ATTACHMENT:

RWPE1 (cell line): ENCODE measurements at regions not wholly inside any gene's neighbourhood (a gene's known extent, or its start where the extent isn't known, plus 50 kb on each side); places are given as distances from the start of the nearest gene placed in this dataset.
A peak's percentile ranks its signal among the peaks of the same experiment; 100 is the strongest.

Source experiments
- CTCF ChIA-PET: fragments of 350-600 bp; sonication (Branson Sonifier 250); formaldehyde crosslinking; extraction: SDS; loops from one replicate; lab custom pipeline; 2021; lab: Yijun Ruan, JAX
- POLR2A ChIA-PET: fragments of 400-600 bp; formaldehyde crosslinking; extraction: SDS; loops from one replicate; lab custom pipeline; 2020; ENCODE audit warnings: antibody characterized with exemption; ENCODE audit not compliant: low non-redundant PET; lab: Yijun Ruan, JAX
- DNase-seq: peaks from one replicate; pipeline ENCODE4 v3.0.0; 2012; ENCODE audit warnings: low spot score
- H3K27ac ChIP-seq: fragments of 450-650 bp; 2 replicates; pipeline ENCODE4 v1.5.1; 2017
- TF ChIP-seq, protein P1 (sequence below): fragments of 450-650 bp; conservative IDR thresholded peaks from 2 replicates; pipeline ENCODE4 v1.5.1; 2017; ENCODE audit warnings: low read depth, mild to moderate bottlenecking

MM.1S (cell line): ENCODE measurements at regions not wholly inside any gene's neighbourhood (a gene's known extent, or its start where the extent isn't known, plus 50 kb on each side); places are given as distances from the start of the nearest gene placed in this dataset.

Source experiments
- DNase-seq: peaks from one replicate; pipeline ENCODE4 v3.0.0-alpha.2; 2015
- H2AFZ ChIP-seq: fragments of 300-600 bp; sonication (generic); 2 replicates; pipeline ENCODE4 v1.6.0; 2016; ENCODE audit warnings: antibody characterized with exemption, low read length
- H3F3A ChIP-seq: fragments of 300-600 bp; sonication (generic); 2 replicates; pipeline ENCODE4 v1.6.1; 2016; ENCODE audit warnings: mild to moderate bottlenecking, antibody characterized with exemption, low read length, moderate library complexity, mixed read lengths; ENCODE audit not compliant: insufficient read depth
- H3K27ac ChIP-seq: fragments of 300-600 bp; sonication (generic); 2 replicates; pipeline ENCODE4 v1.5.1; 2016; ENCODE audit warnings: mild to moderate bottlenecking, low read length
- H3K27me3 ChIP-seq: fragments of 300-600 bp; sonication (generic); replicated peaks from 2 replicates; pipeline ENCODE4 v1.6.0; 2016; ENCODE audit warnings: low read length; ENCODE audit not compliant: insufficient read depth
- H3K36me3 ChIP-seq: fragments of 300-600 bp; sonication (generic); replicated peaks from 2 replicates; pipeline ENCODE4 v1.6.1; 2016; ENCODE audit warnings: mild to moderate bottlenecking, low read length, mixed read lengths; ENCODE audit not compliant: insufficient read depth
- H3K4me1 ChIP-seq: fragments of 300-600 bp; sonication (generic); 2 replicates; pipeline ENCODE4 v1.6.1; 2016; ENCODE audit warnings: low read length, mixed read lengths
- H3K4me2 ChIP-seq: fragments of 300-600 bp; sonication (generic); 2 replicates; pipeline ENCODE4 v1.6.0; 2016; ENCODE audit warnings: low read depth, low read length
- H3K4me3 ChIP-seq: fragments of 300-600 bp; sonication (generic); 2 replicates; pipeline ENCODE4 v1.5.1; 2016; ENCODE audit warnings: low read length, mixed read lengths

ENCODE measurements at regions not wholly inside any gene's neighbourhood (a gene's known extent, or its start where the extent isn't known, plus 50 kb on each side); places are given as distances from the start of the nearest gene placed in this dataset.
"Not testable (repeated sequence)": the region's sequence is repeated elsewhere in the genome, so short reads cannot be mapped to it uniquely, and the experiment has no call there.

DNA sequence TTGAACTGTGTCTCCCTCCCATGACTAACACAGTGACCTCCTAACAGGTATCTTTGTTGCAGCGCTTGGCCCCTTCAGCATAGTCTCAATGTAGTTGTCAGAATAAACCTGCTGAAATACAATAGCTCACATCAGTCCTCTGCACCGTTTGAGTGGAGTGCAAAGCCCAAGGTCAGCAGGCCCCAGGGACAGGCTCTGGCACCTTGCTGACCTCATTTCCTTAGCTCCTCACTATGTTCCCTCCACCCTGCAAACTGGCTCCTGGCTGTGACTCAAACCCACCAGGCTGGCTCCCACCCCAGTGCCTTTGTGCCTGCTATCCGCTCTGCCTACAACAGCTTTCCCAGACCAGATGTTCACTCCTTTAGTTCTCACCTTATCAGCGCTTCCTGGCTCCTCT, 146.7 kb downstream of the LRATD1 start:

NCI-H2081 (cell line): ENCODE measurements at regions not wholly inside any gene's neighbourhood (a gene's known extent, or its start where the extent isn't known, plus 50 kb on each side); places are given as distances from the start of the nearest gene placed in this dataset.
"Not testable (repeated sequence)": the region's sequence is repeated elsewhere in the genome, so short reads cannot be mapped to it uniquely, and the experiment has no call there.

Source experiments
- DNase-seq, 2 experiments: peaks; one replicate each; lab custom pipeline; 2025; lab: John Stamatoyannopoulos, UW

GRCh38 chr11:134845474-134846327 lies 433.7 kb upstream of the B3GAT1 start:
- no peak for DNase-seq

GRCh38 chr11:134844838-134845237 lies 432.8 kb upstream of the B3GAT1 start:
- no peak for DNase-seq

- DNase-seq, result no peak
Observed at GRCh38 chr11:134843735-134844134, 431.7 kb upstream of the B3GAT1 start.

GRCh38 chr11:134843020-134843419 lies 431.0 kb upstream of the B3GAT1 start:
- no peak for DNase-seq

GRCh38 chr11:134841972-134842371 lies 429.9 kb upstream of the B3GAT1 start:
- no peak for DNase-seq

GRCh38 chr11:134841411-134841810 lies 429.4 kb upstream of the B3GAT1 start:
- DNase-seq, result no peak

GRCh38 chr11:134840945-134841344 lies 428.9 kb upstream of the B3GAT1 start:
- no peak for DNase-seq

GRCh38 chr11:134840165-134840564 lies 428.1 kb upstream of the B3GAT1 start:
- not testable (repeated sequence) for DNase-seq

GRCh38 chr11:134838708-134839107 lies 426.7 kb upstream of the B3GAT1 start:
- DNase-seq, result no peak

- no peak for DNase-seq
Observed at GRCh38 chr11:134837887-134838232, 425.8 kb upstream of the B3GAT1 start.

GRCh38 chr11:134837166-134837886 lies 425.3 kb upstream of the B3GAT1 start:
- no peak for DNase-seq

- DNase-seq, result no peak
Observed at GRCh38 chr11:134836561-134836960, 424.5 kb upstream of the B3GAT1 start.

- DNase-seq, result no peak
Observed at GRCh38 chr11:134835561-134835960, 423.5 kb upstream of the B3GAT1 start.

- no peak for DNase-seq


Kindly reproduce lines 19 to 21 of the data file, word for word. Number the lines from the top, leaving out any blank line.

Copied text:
- H3K4me3 ChIP-seq: fragments of 300-600 bp; sonication (generic); 2 replicates; pipeline ENCODE4 v1.5.1; 2016; ENCODE audit warnings: low read length, mixed read lengths

ENCODE measurements at regions not wholly inside any gene's neighbourhood (a gene's known extent, or its start where the extent isn't known, plus 50 kb on each side); places are given as distances from the start of the nearest gene placed in this dataset.
"Not testable (repeated sequence)": the region's sequence is repeated elsewhere in the genome, so short reads cannot be mapped to it uniquely, and the experiment has no call there.